It is also essential to ask if your graphic designer will handle printing or if that aspect of the project is up to you to arrange. Graphic design fees are generally for the design only unless you express the need for print management upfront. Most graphic designers will charge a mark-up for managing the printing. However, your designer will usually have a printer they trust in mind to ensure the print work turns out all right. You are taking a gamble when you leave your graphic designer out of the printing process. Even if you want control of who does your printing, it is beneficial to arrange for your designer and printer to communicate directly.
Most design professionals will be truthful about their expertise and have partners they trust to do the work they are not experts at doing. This work can be anything from web design to search engine optimization (SEO). However, when your designer is responsible for an entire project that includes work from outside their wheelhouse, there may be a mark-up attached to services for special projects. In addition, if one or more third parties work together on a project, you could expect to pay a project management fee. On the plus side, when your designer works with other professionals they trust, they are working efficiently.
However, if you were to find other third-party professionals to work with your designer, there is a chance it might cost more—the extra cost results from an inevitable get-to-know-you period that may hold up the project. This is why finding a designer you can trust to be upfront about project management and all possible costs incurred on a project is critical. Bringing strangers together to work on a project can also lead to unforeseen problems like clashing personalities and miscommunication.
What is your budget?
Be prepared to have questions about rates and fees thrown back to you. Specifically, the question “What is your budget?” will usually be asked. This question is not a way of probing you for big bucks but gauging your limits and whether your terms would be agreeable for the project in question. If your budget is way off the mark, the conversation will change. Your designer will let you know what they can do for you and what they will do for that price. Your budget is likely to be accepted if it is close to the value of the project. It is usually an excellent place to finish the interview once fees have been discussed. You’ll want to exchange information or let your candidate know what you have decided.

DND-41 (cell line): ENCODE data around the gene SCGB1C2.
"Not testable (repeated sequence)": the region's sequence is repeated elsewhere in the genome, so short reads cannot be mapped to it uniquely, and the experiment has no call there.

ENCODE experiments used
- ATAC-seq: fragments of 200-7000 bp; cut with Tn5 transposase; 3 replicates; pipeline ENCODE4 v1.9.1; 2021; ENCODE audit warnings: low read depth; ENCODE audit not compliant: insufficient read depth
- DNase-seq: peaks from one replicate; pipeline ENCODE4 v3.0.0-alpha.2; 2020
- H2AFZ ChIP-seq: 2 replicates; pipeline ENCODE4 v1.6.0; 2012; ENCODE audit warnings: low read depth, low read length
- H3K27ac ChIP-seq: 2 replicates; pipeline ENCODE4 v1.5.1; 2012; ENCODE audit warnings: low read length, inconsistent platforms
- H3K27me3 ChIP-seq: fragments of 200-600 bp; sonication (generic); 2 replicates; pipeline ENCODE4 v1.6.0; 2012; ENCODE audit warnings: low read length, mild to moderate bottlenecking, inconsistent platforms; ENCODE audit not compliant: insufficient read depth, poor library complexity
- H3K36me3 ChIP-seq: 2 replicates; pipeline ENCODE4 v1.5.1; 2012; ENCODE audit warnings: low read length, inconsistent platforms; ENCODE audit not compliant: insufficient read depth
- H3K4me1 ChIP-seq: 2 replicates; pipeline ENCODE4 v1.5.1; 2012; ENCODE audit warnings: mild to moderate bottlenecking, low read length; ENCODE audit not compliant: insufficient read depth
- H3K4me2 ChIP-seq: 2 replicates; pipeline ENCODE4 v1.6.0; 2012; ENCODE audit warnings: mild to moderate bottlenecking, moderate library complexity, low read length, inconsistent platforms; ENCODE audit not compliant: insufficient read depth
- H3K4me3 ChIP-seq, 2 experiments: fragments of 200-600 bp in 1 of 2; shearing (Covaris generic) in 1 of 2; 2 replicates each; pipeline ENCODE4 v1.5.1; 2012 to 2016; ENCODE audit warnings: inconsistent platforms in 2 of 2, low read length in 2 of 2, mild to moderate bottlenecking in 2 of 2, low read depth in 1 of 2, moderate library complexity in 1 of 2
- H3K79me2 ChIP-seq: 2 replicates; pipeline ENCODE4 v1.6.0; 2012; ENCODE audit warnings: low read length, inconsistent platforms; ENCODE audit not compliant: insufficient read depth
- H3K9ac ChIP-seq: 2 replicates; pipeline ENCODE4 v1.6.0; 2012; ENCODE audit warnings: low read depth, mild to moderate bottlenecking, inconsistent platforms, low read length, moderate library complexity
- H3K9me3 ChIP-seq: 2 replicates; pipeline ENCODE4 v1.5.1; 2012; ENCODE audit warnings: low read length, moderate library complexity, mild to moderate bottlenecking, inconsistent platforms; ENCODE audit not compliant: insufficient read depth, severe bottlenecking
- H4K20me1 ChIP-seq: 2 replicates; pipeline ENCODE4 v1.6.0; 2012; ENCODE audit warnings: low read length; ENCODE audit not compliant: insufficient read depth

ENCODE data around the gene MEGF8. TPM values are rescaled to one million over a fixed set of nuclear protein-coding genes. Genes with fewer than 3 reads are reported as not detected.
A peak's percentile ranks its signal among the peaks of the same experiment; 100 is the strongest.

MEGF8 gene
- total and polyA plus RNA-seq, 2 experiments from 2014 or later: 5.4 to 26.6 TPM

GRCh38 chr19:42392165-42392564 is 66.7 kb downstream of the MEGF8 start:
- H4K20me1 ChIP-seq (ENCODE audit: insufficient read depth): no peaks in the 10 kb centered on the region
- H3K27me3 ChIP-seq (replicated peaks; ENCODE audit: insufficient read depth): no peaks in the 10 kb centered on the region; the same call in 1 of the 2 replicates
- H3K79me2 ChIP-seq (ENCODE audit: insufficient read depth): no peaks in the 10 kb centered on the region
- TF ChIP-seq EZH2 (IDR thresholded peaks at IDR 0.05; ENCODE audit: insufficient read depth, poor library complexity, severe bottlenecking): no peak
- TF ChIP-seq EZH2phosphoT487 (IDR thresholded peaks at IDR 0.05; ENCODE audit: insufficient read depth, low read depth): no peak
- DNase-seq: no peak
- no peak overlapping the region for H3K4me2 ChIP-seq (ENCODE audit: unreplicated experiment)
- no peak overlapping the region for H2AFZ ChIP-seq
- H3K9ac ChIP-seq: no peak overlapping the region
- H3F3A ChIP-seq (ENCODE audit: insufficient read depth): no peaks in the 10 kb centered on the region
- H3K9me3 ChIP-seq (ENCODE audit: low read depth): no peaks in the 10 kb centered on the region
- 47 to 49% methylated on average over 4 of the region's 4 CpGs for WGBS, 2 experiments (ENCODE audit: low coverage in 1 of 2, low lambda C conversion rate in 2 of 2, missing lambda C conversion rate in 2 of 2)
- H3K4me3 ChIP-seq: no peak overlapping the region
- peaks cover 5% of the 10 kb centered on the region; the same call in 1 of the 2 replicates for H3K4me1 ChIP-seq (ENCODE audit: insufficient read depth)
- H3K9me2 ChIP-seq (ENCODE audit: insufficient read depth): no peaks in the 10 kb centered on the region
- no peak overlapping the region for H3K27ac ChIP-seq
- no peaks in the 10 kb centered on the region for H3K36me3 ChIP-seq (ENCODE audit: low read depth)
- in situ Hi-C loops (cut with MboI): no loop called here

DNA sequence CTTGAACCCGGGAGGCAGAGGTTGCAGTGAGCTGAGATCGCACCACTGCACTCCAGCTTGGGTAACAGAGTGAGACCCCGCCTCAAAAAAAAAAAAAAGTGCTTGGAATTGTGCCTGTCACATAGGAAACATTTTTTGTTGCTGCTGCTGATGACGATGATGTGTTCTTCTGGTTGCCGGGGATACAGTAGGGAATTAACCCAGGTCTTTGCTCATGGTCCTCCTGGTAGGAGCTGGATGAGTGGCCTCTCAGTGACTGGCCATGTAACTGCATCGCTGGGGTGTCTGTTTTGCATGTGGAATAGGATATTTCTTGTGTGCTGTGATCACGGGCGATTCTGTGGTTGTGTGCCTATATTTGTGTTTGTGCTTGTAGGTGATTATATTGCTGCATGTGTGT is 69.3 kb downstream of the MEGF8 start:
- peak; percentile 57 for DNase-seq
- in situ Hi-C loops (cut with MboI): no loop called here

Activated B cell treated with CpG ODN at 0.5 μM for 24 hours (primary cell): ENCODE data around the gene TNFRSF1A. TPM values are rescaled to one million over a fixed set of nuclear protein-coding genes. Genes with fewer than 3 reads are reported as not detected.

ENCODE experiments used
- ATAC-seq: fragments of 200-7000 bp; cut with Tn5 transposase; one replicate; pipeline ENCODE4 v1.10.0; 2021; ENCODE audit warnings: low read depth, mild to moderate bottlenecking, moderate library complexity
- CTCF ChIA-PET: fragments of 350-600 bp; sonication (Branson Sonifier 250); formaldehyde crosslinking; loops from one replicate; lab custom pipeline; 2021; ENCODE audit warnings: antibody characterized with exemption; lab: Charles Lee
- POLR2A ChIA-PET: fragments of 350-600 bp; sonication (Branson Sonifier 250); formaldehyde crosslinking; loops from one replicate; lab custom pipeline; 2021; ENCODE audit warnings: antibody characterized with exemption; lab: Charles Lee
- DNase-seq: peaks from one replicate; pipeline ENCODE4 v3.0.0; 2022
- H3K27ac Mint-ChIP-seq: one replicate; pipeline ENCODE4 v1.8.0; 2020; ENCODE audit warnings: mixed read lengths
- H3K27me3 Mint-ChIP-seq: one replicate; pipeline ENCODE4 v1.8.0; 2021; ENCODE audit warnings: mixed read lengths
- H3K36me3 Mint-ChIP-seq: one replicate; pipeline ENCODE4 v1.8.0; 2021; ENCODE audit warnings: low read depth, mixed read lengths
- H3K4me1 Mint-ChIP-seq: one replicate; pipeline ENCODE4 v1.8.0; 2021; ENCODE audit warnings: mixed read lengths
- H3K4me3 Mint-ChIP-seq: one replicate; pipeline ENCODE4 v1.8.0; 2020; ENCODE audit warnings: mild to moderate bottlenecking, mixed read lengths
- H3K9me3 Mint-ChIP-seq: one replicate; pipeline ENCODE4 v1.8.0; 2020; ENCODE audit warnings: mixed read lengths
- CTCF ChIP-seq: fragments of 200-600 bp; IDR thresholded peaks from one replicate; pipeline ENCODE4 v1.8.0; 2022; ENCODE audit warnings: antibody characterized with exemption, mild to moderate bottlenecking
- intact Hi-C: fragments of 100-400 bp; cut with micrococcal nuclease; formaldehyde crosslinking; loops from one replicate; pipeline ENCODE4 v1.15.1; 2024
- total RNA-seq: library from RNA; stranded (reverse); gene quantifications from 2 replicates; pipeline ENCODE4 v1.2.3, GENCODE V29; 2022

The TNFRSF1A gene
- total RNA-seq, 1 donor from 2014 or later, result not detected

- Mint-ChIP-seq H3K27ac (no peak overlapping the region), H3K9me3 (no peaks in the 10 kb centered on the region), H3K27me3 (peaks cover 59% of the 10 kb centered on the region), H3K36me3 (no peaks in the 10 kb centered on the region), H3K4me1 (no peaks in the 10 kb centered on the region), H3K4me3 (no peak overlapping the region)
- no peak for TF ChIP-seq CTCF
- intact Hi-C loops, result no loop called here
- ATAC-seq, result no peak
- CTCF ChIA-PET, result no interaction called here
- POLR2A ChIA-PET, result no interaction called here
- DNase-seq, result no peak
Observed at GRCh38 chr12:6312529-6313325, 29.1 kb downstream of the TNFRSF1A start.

When your potential graphic designer has answered these questions, you have a good feel for their graphic design expertise, ability, aesthetic, process, costs and demeanour. You may want to interview your graphic designer a bit more. Be sure to add a few questions about your specific project. Above all, you need to be able to say, “I am confident I can work with this person.” Someone you hire to work for you needs to be someone that is a good fit. All other answers to your questions would be moot otherwise. All that said, you should be ready to discuss contracts and be well on your way to seeing your ideas brought to life by your chosen graphic designer.